We're all familiar with that ‘fresh start’ feeling that accompanies the new year and, at some point, the majority of us will have made resolutions that we are convinced “this year,” we will manage to keep.

Whether we want better health, fitness or work satisfaction, the new year is the perfect time to set changes in motion. But we're not the only ones that can benefit from a few lifestyle adjustments, and many of our personal designs for 2021 are also applicable to our pets.

Health and fitness issues are particularly relevant; it is estimated that over half of domestic cats and dogs are overweight through being overfed by their owners. While we are in charge of what (and how much) we feed ourselves, our pets depend on us to make dietary decisions for them, being far from concerned themselves about how they look or what they weigh.

Dogs and cats especially will eat what they are given and then suffer the consequences, just as we do on receiving the large veterinary bill for their extensive weight-related ailments. When it comes to making new year’s resolutions for our pets, better weight management is usually top of the list. But there are plenty of other resolutions that will welcome positive change for our animals, as we are about to discuss.

Diet and exercise – like us, the need to stay fit and healthy is of great importance when it comes to promoting the comfort and longevity of our pets. Sometimes, without even realising it, our animals become overindulged and begin to carry excess weight that, while only appearing minimal, has a hugely detrimental effect on their internal functions. Even slight weight gain can translate to major problems for cats and dogs. Investing in a specific, high-quality diet containing optimal nutrients and avoiding the occasional (but actually, quite regular) table scrap, is a great way of kick-starting your pet’s healthy eating plan.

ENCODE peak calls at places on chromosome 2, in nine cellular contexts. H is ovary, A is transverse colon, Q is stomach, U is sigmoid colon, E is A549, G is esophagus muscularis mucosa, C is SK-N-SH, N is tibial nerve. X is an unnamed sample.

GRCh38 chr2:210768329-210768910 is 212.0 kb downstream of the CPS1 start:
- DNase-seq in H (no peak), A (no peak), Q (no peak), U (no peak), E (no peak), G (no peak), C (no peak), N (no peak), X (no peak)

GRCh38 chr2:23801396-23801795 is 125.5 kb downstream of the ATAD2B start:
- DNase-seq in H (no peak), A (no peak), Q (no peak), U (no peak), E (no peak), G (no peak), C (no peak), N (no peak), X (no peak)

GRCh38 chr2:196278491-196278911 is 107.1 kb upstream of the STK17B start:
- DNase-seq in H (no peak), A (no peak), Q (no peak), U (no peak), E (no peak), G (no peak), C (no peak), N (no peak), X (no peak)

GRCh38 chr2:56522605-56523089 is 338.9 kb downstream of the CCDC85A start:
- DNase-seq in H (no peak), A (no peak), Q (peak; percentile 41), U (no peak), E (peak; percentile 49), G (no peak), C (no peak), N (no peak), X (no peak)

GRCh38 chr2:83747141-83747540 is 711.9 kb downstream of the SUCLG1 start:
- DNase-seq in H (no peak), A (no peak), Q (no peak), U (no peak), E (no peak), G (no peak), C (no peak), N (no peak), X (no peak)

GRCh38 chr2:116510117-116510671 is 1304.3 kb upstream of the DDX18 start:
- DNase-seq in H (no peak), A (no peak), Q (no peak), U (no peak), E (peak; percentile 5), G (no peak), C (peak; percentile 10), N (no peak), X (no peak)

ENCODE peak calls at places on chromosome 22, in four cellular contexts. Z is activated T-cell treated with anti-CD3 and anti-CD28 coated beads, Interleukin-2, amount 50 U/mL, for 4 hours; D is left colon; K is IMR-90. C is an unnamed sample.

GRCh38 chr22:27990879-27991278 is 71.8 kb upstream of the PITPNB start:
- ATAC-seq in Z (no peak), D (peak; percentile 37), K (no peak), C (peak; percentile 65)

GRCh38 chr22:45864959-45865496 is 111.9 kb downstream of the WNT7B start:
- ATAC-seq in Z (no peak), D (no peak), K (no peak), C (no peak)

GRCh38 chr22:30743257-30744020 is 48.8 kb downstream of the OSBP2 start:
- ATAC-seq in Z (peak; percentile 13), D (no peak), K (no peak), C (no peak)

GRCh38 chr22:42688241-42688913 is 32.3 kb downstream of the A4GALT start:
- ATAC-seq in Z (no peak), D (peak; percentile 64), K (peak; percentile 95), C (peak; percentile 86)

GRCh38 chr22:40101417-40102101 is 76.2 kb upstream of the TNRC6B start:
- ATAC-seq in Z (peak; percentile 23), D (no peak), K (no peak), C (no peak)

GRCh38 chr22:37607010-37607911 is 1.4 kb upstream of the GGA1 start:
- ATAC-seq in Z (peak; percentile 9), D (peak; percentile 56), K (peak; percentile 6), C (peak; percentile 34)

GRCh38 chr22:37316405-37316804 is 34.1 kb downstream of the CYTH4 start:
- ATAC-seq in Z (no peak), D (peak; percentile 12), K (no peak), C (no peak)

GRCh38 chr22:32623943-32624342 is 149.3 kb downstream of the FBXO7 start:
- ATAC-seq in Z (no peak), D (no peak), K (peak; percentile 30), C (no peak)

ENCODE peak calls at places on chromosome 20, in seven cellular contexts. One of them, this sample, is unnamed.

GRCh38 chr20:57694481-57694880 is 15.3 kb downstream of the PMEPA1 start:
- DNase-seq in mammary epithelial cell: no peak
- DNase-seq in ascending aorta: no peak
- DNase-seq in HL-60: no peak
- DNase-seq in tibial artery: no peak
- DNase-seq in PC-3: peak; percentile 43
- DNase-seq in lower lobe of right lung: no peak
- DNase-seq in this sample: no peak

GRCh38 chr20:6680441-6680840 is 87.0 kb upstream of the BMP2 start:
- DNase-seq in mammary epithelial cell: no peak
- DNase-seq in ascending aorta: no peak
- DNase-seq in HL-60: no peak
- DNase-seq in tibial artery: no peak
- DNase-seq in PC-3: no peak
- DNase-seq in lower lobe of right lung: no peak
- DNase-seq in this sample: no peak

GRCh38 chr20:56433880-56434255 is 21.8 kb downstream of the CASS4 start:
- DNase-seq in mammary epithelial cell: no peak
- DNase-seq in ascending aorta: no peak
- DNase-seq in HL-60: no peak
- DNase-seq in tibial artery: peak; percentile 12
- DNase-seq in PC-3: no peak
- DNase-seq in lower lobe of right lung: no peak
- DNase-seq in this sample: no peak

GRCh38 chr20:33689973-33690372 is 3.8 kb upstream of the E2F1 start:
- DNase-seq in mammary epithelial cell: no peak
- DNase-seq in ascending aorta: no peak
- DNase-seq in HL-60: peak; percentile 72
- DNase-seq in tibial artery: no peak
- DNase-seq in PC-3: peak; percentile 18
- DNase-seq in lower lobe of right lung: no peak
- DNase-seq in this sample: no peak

Sometimes it feels like our lives are getting busier and there is less time to do the things we love. Unfortunately, a dog’s exercise needs don't fluctuate to accommodate our hectic schedules and daily walks remain an important part of a happy, healthy canine lifestyle. Just as better weight management is top of the resolution list for our pets; it is also the no. 1 lifestyle change for us coming into the new year, with more of us wanting to shed the pounds and get fitter than any other goal. Make 2021 the year for joint exercise and both you and your dog will reap the benefits! Having your very own, ever-enthusiastic exercise partner will also give you all the motivation you need to get on-the-move.

Grooming – maintaining a tidier home will appear on some of our resolutions lists and this covers the removal of pet hair. Rather than making it a goal to vacuum more regularly, think about ways to reduce the amount of pet hair making its way onto your carpets and furniture.

Grooming your cat or dog more often will help keep your pets’ coats in better condition and will remove any loose hairs that would otherwise fall to the floor. However, this isn’t limited to just the coat, as regular bathing (not too regular, as this will dry out the skin!), nail clipping, parasite control and dental hygiene are all important aspects of grooming that need regular attention. If your dog could talk it would surely thank you for sticking to this resolution!